Supplemental: The latest important report from the Times!


Jeb Bush’s sense of humor:
Given our broken press corps culture, how do our biggest, smartest newspapers cover our White House campaigns?

Consider the latest important report which appeared in the New York Times.

The important report appeared in Saturday’s hard-copy editions. It was written by Matt Flegenheimer, who’s four years out of college (Penn).

Flegenheimer’s important report appeared beneath this hard-copy headline: “Bush Camp Suggests (Very) Secret Weapon: Its Candidate Is Funny.” The report was accompanied by a large photograph of Candidate Bush striking a comical pose.

(On line, a caption says that the photograph shows Bush “performing a faux striptease.” Good solid enjoyable fun!)

Flegenheimer’s important report ran almost 1200 words. It started off like this:
FLEGENHEIMER (12/26/15): The hints of irreverence can be traced to a private meeting in Coral Gables, Fla., with the soon-to-be presidential candidate and his rapper acquaintance.

Jeb Bush had grown fond of Pitbull, the Miami performer gone global, who seemed to share his zeal for education policy. But Mr. Bush, a former Florida governor, had a question: Why the stage name? The artist replied that a friend had suggested it years ago while they were en route to a pit-bull fight.

“Well,” Mr. Bush replied at their meeting early this year, “good thing you weren’t on the way to a cockfight.”

As his campaign has struggled to rejuvenate a languishing bid, some close to him have suggested the existence of a (very) secret weapon: It is at least possible that Jeb Bush is funny.
Flegenheimer’s important report concerned Candidate Bush’s sense of humor on the campaign trail. Our young analysts screamed and wailed as we forced them to read the important report. Several of the youngsters writhed as they read this puzzling passage:
FLEGENHEIMER: As Mr. Bush’s poll numbers have lagged, the bids for laughs have proliferated.

He has tried physical comedy: “Are you doing a photo bomb there?” he asked in Raymond, N.H., striking a hammy pose when someone pointed at a camera. “You’re welcome.”

He has been whimsical with animals: “It’s a girl,” he said on Tuesday in Littleton, N.H., surprised to hear that a voter’s large dog was named Amy. “It looks like a boy for some reason.”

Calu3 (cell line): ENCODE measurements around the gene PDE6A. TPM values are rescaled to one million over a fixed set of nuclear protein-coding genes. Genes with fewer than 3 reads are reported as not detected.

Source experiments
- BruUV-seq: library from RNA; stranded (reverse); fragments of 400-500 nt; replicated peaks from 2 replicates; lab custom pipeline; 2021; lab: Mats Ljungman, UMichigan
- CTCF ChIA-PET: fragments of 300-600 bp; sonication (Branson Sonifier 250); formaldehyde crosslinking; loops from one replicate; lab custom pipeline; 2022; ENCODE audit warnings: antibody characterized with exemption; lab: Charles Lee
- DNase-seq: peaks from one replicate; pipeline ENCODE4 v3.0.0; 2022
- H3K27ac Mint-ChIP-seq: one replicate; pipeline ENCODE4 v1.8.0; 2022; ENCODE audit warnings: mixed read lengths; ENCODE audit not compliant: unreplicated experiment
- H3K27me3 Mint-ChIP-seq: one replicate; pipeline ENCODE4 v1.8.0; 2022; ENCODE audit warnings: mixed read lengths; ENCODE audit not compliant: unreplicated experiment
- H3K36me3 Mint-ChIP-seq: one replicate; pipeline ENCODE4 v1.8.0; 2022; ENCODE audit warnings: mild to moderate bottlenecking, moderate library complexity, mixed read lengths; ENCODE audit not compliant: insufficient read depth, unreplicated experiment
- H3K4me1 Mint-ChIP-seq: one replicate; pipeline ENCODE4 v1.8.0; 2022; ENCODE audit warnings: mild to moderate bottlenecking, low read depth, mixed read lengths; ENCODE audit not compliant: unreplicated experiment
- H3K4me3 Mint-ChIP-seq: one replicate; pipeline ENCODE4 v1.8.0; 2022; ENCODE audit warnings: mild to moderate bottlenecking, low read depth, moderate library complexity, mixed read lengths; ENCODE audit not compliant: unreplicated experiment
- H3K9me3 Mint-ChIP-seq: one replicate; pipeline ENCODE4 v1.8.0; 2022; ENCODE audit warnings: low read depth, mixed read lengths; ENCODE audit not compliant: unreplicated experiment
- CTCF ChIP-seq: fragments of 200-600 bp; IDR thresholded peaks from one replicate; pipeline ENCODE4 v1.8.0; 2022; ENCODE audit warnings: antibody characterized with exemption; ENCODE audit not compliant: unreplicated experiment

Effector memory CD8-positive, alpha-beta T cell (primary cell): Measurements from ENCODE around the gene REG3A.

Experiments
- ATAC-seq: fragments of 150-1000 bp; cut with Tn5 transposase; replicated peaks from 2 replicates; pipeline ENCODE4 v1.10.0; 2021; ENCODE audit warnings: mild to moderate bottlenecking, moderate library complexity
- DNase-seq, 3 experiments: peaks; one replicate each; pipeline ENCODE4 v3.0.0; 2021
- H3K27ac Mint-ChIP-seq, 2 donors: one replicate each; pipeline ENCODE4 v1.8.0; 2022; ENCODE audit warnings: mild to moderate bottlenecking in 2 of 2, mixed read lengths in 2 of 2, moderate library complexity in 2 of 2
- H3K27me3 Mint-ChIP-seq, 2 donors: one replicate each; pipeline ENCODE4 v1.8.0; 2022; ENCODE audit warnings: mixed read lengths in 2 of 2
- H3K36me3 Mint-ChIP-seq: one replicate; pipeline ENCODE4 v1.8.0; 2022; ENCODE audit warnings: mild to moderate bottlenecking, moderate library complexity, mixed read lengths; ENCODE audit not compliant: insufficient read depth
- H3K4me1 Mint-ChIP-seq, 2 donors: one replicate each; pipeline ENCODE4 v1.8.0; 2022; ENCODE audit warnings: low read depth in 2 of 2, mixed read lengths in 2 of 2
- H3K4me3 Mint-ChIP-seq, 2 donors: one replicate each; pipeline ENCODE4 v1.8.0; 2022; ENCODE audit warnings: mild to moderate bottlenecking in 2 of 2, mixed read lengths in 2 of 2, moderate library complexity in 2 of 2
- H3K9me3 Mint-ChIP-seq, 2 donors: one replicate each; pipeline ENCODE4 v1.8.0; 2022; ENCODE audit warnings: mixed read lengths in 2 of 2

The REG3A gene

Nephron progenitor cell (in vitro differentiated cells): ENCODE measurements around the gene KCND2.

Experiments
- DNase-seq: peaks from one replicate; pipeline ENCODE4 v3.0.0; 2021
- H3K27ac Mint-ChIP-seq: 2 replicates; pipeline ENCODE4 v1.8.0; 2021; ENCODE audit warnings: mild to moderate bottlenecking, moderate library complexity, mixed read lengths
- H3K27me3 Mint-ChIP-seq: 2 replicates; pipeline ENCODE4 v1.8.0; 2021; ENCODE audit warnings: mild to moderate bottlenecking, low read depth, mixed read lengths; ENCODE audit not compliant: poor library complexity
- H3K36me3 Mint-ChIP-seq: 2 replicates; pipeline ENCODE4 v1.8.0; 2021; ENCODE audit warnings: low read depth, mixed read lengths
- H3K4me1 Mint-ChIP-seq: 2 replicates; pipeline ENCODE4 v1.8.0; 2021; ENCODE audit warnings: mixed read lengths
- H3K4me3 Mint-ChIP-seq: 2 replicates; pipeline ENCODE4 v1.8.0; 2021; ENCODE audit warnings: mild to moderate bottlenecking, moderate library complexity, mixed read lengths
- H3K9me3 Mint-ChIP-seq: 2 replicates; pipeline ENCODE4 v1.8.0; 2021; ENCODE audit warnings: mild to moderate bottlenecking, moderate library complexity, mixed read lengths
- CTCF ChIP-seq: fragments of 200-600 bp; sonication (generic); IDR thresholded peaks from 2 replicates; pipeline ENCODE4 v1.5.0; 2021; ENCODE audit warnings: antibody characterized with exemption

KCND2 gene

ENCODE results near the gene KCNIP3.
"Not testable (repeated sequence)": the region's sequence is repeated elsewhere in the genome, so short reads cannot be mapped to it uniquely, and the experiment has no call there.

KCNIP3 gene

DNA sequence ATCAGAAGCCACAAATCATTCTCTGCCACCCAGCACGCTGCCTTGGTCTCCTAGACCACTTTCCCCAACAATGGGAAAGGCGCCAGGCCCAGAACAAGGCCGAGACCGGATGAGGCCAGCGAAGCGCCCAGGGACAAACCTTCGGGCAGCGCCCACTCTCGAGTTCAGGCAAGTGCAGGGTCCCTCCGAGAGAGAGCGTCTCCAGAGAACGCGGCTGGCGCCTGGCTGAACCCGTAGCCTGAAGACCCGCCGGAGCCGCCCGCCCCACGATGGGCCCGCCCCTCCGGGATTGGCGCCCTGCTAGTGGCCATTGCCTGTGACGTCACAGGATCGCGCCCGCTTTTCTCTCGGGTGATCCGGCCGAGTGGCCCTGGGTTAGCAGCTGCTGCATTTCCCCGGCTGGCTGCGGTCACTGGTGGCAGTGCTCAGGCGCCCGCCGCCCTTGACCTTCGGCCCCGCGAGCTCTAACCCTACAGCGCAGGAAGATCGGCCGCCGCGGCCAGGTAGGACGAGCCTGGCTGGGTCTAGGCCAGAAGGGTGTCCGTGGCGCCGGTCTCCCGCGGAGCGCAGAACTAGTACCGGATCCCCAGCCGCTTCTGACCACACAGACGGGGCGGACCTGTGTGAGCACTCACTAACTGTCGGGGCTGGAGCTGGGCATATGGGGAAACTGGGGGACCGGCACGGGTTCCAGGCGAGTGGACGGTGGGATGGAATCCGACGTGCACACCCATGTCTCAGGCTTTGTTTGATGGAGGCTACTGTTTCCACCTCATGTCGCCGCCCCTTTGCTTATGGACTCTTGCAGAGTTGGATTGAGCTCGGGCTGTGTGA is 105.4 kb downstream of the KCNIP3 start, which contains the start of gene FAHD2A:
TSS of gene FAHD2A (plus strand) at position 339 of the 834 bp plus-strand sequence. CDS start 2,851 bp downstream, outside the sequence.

“It looks like a boy for some reason?” Why did Flegenheimer treat that remark as a “bid for laughs” at all?

Inquiring minds wanted to know. We didn’t know what to tell them.

In fairness, this utterly pointless important report can’t be blamed on the young scribe who wrote it. Presumably, some editor directed Flegenheimer to examine this utterly pointless topic. In its focus on silly human interest, this latest report captures the way our most famous newspaper covers our White House campaigns.

The reigning culture of the Times was on display in that piece. As we read it, a question popped into our heads.

Last week, the Tax Policy Center presented its analysis of Candidate Trump’s formal budget proposal. We couldn’t help wondering:

Has our nation’s most famous newspaper covered that topic at all?

Trump released his crazy budget proposal on September 28. At that time, did the Times report the analysis of the plan which came from the Tax Foundation, a conservative-leaning org? Has the Times reported last week’s analysis from the Tax Policy Center, a liberal-leaning entity?

All too often, we liberals have a hard time seeing how fatuous Times culture actually is. In various ways, the famous newspaper brands itself as the nation’s smartest newspaper. We consumers may tend to buy the branding. In the process, we tend to accept the implied compliment directed at us, the brilliant, discerning Times readers.

Last Saturday, Times readers suffered through 1200 words about Candidate Bush’s sense of humor. That said, Bush is practically out of the race at this point. Candidate Trump seems to be heading toward nomination.

Our question: How many words has the New York Times spent on Trump’s crazy budget proposal? Tomorrow, we’ll start to answer that question.

On Wednesday, we’ll be back on our sprawling campus, where we intend to finish last week’s award-winning report:

What are Trump voters actually like? Are they a bunch of dumb bigots?

Visit our incomparable archives: Last Wednesday, Christina Bellantoni suggested it’s basically silly to cover the Trump budget plan.

He probably won’t win, she told Lawrence O’Donnell. And if he wins, Congress probably won’t pass his budget plan. So really, why bother?

(Also, Governor Brown is in love with big taxes! For some reason, she threw that claim in.)

To see the way our “mainstream journalists” increasingly reason about such matters, see last Thursday’s post. In our view, Bellantoni’s presentation was surpassingly strange—strange and, alas, revealing.


  1. On the same day, the Times ran an article about Hillary Clinton's undercover work investigating school segregation by posing as a prospective parent at Houston Academy in Alabama. They took pains to point out that the whole project did no good, leaving the strong impression that Hillary was sneaky even then but also ineffective.

    Working overtime, the reporter didn't bother to explain why Houston Academy now has 10% minority enrollment, if civil rights efforts did nothing. The reporter confused the leverage (threat to tax exempt status) for the end goal (dismantling of segregated schools) and laid blame on the project itself, instead of a Republican president's refusal to act on the evidence collected. But mostly it implied that Clinton was somehow both sneaky and wasting her time while wearing bell-bottoms and dating Bill (noting twice that she was living with him before they were married).